from The American Heritage® Dictionary of the English Language, 5th Edition.

  • noun A fishing net set vertically in the water so that fish swimming into it are entangled by the gills in its mesh.

from The Century Dictionary.

  • noun A net which catches fish by the gills.

from WordNet 3.0 Copyright 2006 by Princeton University. All rights reserved.

  • noun a flat fishnet suspended vertically in the water to entangle fish by their gills


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  • See also gillnetting.

    "A gill net is anchored slightly above the ocean floor. It looks somewhat like a badminton net. Groundifh become caught in it, and, trying to force their way through headfirst, end up being strangled at the gills. The nets are marked by buoys, and the fisherman has only to haul them up every day and remove the fish. But sometimes the nets detach from their moorings. As they drift around the ocean, they continue to catch fish until they become so weighted down that they sink to the ocean floor, where various creatures feast on the catch. When enough has been eaten, the net begins to float again, and the process continues, helped by the fact that, in the twentieth century, the gill net became almost invisible when hemp twine was replaced first by nylon and then by monofilament. Since monofilament is fairly indestructible, it is estimated that a modern "ghost net" may continue to fish on its own for as long as five years."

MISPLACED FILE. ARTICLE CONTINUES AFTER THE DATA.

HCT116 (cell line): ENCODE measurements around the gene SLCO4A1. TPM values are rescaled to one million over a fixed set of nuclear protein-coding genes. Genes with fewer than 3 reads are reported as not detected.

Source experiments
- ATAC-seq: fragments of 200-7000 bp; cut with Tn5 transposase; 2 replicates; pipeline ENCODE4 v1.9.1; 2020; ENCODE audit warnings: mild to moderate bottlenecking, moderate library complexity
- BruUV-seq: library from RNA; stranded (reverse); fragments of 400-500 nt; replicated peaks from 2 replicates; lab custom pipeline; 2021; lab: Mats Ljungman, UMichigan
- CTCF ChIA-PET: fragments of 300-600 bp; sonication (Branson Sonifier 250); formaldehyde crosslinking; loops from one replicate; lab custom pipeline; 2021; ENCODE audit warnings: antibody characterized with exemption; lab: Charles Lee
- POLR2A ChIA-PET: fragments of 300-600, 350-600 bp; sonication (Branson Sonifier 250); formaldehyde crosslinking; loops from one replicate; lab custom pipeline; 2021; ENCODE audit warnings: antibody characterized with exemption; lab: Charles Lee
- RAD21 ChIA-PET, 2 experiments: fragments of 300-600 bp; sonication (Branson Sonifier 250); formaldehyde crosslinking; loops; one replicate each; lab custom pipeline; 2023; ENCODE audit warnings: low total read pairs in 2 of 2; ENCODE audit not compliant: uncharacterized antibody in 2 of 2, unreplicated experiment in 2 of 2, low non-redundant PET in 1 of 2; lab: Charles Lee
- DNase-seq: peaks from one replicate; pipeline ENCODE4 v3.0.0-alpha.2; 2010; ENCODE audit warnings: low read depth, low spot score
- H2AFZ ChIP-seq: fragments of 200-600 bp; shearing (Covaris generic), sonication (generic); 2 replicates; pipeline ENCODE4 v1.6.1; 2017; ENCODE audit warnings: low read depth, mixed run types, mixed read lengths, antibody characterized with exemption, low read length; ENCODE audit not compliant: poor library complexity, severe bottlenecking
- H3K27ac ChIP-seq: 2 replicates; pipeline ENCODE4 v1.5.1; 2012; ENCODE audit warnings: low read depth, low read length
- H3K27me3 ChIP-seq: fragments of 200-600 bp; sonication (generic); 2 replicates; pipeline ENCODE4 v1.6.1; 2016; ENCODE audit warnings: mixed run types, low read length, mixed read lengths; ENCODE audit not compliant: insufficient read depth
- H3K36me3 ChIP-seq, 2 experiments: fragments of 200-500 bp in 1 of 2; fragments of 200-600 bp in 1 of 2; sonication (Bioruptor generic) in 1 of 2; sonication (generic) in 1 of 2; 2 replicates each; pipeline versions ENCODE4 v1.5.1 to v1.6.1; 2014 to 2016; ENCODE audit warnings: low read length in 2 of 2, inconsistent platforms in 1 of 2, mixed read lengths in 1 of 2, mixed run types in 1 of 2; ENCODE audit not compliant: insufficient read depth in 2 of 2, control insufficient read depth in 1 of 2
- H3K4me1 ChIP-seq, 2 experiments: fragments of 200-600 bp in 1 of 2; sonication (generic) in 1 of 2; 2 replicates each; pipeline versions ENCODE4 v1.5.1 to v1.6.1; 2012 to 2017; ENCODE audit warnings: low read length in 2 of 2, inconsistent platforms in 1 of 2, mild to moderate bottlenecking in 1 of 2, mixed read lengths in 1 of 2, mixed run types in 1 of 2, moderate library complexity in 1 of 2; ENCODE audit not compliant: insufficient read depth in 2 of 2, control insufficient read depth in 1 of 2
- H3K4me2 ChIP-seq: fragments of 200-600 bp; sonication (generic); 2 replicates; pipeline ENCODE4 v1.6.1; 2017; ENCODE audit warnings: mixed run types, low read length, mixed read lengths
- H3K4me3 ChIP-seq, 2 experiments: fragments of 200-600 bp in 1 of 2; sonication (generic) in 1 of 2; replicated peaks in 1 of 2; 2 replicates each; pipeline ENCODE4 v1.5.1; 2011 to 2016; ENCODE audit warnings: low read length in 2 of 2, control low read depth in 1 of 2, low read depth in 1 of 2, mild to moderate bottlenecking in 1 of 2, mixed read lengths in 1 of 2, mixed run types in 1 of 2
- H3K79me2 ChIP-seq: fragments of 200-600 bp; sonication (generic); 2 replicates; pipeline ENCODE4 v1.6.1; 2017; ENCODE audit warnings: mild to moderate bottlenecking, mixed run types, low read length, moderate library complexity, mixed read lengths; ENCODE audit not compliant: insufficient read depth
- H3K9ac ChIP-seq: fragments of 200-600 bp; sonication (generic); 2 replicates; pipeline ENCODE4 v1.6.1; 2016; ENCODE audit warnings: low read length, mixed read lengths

—Mark Kurlansky, Cod: A Biography of the Fish That Changed the World (New York: Penguin, 1997), 124

    July 16, 2009

  • Wow.

    July 16, 2009

  • I know, it's really sickening.

    July 16, 2009